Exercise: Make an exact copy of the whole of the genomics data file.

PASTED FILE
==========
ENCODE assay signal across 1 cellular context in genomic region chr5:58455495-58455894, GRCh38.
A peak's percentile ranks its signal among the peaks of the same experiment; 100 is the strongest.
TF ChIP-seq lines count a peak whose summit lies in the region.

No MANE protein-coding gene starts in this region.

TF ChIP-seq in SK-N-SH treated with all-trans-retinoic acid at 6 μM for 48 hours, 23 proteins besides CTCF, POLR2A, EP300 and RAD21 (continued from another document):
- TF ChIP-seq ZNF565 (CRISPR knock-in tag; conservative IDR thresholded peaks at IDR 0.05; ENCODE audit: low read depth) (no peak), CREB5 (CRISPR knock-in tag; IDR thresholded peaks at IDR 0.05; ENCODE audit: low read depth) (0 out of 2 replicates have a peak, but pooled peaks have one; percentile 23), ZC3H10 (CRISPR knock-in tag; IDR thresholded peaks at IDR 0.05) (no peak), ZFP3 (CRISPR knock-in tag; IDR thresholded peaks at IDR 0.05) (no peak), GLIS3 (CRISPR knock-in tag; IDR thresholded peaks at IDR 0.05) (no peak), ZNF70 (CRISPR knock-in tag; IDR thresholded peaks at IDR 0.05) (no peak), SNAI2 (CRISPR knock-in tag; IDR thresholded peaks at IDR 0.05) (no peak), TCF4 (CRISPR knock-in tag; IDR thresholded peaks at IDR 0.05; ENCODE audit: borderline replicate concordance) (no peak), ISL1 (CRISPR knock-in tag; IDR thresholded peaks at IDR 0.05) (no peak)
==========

ENCODE assay signal across 1 cellular context in genomic region chr5:58455495-58455894, GRCh38.
A peak's percentile ranks its signal among the peaks of the same experiment; 100 is the strongest.
TF ChIP-seq lines count a peak whose summit lies in the region.

No MANE protein-coding gene starts in this region.

TF ChIP-seq in SK-N-SH treated with all-trans-retinoic acid at 6 μM for 48 hours, 23 proteins besides CTCF, POLR2A, EP300 and RAD21 (continued from another document):
- TF ChIP-seq ZNF565 (CRISPR knock-in tag; conservative IDR thresholded peaks at IDR 0.05; ENCODE audit: low read depth) (no peak), CREB5 (CRISPR knock-in tag; IDR thresholded peaks at IDR 0.05; ENCODE audit: low read depth) (0 out of 2 replicates have a peak, but pooled peaks have one; percentile 23), ZC3H10 (CRISPR knock-in tag; IDR thresholded peaks at IDR 0.05) (no peak), ZFP3 (CRISPR knock-in tag; IDR thresholded peaks at IDR 0.05) (no peak), GLIS3 (CRISPR knock-in tag; IDR thresholded peaks at IDR 0.05) (no peak), ZNF70 (CRISPR knock-in tag; IDR thresholded peaks at IDR 0.05) (no peak), SNAI2 (CRISPR knock-in tag; IDR thresholded peaks at IDR 0.05) (no peak), TCF4 (CRISPR knock-in tag; IDR thresholded peaks at IDR 0.05; ENCODE audit: borderline replicate concordance) (no peak), ISL1 (CRISPR knock-in tag; IDR thresholded peaks at IDR 0.05) (no peak)